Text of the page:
There is a dilapidated-looking building with the address 1-3 Radetzkystraße, located on one edge of Hohenems’ Jewish Quarter. Something green grows on the outside walls; one ceiling inside looks worryingly close to caving; plaster peels away from the walls; a number of the windows are broken.
The villa wasn’t always like this. It’s a very old building, probably dating back to the 17th century, although it underwent numerous renovations and additions over the years. Josef Rosenthal bought the neighboring post station in 1807, and his son August erected a new building in the same place in 1823. When Iwan and Franziska Rosenthal¹ made the grounds their home in 1890, they integrated the structures August had built to create the existing grand villa, with a bowling alley, carriage garage, and servants quarters, among other features.
Many of the house’s once-great features no longer function. The bowling alley is now stacked with furniture and other miscellaneous items. An anachronistic car sits in the former carriage garage. Dust coats many of the villa’s surfaces and cobwebs occupy odd corners.
Despite this decay, certain signs of the villa’s former grandeur are still apparent. Artwork adorns the walls. Many of the original ceilings are still visible, as are some of the wall panelings and a single stained glass window. An engraving at the top of the main staircase outlines an R, for Rosenthal.²
It has been a while since Iwan and Franziska resided in the villa. The couple emigrated to Vienna in 1914, although they sometimes returned to Hohenems. Iwan passed away in 1929 at age 86; his wife followed him two years later, so neither lived to see the rise of National Socialism in Austria. The couple had no surviving children, so following their deaths, the ownership of the villa passed to their niece, Amalie Hess. In 1938, Hess—who was living in St. Gallen, Switzerland—sold the building under significant political pressure. She was its last Jewish owner.³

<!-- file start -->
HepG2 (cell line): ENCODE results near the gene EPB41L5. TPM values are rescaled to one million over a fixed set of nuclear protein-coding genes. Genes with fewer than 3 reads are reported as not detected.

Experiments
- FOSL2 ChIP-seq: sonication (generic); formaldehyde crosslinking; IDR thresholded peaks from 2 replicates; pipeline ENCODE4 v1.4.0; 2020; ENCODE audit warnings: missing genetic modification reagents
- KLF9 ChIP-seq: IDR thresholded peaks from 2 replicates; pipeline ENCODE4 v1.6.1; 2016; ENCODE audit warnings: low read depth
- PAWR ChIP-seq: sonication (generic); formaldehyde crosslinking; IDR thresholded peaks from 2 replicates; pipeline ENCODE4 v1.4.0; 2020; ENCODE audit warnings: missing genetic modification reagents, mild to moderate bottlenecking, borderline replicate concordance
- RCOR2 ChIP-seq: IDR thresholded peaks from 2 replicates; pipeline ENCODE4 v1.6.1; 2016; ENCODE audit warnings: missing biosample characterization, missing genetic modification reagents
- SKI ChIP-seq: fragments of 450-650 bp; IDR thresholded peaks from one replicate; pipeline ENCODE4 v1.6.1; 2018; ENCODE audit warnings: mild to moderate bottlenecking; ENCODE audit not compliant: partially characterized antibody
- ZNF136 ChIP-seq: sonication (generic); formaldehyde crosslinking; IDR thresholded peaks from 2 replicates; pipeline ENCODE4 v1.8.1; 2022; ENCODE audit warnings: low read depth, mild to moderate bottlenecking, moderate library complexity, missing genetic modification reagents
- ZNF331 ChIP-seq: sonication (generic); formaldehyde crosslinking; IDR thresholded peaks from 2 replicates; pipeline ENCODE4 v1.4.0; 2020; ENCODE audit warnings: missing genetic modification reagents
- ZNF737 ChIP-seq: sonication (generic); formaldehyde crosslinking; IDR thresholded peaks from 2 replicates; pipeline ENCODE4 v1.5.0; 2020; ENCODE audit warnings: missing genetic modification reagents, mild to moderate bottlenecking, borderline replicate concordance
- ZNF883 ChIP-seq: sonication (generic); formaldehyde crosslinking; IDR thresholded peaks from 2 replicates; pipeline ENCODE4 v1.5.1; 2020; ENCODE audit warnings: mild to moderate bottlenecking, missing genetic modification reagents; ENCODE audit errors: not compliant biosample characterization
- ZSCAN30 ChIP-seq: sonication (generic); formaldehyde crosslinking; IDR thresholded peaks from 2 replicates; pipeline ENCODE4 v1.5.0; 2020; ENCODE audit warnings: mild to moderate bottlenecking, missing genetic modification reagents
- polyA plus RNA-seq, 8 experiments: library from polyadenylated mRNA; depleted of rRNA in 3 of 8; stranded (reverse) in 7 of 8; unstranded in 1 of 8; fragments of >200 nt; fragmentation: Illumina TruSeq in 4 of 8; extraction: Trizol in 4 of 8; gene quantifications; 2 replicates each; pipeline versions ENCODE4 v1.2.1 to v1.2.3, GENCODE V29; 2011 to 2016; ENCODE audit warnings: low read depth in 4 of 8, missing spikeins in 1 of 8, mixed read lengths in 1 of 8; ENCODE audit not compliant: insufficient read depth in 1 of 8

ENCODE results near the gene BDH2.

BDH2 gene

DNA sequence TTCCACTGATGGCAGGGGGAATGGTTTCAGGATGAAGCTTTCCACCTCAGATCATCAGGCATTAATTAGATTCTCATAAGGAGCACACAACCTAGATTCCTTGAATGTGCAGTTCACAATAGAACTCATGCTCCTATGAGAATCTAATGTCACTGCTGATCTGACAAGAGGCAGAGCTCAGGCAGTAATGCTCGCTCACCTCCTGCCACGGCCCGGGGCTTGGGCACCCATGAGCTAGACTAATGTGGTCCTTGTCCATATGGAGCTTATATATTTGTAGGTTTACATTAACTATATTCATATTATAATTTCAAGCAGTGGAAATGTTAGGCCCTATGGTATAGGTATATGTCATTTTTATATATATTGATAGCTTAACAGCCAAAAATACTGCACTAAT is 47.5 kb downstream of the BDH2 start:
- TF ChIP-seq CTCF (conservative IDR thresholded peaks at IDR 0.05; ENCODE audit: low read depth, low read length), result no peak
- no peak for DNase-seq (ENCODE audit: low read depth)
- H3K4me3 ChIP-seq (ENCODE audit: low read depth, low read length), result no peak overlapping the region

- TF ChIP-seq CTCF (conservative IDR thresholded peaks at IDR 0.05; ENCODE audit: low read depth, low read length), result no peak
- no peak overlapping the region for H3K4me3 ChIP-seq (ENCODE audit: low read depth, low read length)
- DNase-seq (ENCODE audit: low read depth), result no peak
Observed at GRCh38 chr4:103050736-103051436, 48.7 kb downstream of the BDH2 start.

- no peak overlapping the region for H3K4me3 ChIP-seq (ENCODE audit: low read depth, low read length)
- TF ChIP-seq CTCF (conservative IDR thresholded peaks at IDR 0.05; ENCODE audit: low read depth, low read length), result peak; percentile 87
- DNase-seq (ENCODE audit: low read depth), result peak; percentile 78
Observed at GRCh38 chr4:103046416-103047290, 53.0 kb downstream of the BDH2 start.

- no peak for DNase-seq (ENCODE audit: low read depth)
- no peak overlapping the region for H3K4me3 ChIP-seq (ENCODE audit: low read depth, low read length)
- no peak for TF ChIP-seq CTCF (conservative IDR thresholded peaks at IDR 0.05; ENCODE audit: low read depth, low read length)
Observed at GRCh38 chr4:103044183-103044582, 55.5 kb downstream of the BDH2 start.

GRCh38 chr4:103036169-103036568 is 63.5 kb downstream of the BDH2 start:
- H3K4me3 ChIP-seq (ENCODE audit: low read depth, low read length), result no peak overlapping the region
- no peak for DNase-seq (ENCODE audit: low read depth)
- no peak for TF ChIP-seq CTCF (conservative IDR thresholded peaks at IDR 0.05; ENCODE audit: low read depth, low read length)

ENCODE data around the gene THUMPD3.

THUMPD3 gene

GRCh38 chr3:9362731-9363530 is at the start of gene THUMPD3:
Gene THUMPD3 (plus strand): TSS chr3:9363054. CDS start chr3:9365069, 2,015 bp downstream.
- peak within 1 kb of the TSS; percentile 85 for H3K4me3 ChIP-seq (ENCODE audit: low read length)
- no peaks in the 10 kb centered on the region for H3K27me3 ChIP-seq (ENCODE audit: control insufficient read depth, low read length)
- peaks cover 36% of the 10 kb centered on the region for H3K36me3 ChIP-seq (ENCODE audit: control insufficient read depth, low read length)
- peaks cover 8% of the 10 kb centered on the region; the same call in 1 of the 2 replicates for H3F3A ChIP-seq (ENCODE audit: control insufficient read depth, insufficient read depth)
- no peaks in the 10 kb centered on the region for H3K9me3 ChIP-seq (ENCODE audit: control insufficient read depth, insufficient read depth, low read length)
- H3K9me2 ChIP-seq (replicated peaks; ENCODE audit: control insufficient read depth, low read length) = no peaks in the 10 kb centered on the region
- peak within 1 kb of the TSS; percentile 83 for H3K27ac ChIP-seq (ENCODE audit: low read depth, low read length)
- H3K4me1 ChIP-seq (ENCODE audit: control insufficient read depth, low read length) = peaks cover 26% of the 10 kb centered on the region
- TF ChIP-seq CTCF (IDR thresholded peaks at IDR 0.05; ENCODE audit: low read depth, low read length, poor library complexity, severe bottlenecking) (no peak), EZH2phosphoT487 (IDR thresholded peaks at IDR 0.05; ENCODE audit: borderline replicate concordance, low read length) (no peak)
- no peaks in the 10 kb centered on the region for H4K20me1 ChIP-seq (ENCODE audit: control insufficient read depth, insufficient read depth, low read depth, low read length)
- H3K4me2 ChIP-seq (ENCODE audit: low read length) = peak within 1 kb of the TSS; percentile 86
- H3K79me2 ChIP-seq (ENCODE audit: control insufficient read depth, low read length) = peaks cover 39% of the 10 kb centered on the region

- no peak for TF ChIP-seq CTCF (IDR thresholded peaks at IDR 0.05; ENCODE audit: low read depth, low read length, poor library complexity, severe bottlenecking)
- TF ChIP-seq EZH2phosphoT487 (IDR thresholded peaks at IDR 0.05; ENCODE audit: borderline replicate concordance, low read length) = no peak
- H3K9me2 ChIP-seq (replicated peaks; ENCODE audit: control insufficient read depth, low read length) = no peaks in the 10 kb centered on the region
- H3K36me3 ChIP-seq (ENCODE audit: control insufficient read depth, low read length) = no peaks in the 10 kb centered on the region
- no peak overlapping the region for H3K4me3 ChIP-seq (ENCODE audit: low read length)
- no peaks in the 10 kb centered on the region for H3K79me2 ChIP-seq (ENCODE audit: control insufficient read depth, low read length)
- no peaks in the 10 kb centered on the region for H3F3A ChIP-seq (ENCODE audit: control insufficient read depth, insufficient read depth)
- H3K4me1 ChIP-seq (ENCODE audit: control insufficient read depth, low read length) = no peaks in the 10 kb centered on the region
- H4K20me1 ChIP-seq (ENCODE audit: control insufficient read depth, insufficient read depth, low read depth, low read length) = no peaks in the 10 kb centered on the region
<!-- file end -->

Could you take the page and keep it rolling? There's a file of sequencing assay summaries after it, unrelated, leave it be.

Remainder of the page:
The villa had various owners and occupants after 1938. At one point, it housed Turkish workers; at another, it was impacted by a fire. No one has lived in the main building for many years. The current owner resides in the former stable, while the villa itself has fallen into disarray.
Despite these struggles, parts of the villa are still intact and worth preserving. There is agreement the building ought to be restored, but how renovations will happen—and what the future use of the building will be—remain to be seen.
¹ My great-great-great-great uncle and great-great-great-great aunt, incidentally.
² The emblem might also include and F for Franziska and an I for Iwan, or possibly a J for Josef. Take a look at the photo and decide for yourself.
³ The story of Iwan and Franziska’s home mirrors that of another Rosenthal villa. The Heimann-Rosenthal villa, which now houses the Jewish Museum, was built in 1864. Its last resident, Clara Heimann-Rosenthal, was one of the final Jews deported from Hohenems and died at Theresienstadt in 1942. She was 76. For more on old Jewish houses, the museum has a German database on its website.